Friday, September 30, 2011

Mother Nature's Artistry

One day this month we had a rare morning rain-shower just after dawn. The result was this rainbow in the western sky. If you look closely, there is a faint second rainbow above the first one.
Mother Nature's Artistry is featured on this blog on the last day of every month. Check back again next month to see what Mother Nature has been up to!

Thursday, September 8, 2011

Sensitive plant (Mimosa pudica)

One of the most entertaining plants to own is Mimosa pudica. Whenever the leaves are disturbed, they quickly fold up. Here's a video that shows more than words can describe.
video
The leaves unfold again after only a few minutes.
Plants have a spreading habit, and make a thick groundcover if allowed to spread. They grow about 1.5 feet tall and several feet wide. Stems will root as they creep along the ground and young plants will spring up from fallen seed. The plant can become invasive in warm climates.
Although the foliage has a soft, ferny texture, the stems and petioles have numerous small, prickly thorns that would be hazardous to bare feet.
In late summer through fall, the plants are covered with lavender-pink flowers.
Mimosa pudica is native to tropical America, but has become naturalized throughout warm regions of the world.
Plants prefer full sun to part shade and established plants are very drought-tolerant. They can be grown as annuals anywhere, or as perennials in areas that receive only brief freezes.

One theory about why Mimosa pudica evolved its sensitivity is that it was a way to avoid being eaten by herbivores. Grazing animals would brush by the plant and, after all the leaves folded, it would appear there was nothing there to eat, so the animals would move on to more lush and leafy plants.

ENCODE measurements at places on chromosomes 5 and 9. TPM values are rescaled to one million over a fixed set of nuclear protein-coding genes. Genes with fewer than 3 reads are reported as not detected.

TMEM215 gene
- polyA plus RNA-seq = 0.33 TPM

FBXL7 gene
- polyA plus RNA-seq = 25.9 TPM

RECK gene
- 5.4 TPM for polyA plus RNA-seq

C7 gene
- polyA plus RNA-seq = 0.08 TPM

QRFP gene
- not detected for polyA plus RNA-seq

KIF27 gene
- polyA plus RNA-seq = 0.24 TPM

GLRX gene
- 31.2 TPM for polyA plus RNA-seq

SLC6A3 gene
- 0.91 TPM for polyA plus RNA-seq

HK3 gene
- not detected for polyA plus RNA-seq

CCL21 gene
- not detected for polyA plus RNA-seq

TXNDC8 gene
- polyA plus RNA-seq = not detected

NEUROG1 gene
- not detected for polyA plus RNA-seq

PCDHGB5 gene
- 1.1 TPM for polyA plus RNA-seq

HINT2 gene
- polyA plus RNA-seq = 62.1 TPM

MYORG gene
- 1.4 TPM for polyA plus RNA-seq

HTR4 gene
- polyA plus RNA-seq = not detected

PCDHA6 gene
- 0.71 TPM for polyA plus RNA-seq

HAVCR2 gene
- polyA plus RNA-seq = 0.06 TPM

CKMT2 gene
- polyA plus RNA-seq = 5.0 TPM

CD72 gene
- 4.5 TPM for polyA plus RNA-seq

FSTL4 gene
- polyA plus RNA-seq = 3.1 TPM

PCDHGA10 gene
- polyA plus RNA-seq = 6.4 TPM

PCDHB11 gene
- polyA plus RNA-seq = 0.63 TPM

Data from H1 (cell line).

Buy seeds of this plant!

Friday, September 2, 2011

Friday Creature Feature - Grasshopper

The grasshopper is a menace to gardeners everywhere. Their feeding habits disfigure large-leafed plants, leaving irregular chewed areas along the edges of leaves. Fortunately, birds are effective predators. More than 200 species of birds are known to feed on grasshoppers, so planting seed- or berry-producing trees and shrubs to attract more birds to your garden may help keep the grasshopper population down. Sadly, the birds may also be interested in your vegetable garden and fruit-producing plants. Perhaps the best solution is vigilance and two bricks or a sharp pair of pruners to quickly dispatch any grasshoppers caught in the act of feeding on your garden.

The First Friday Creature Feature is hosted right here on the first Friday of every month.  You're invited to join in!  Here's how:
1. Write a post featuring some creature that lives in your garden.
2. Within your post, include a link to my Creature Feature post so your readers will know where to find the creatures.
3. Add your link below and leave a comment.
Thanks for participating and please join in again next month!





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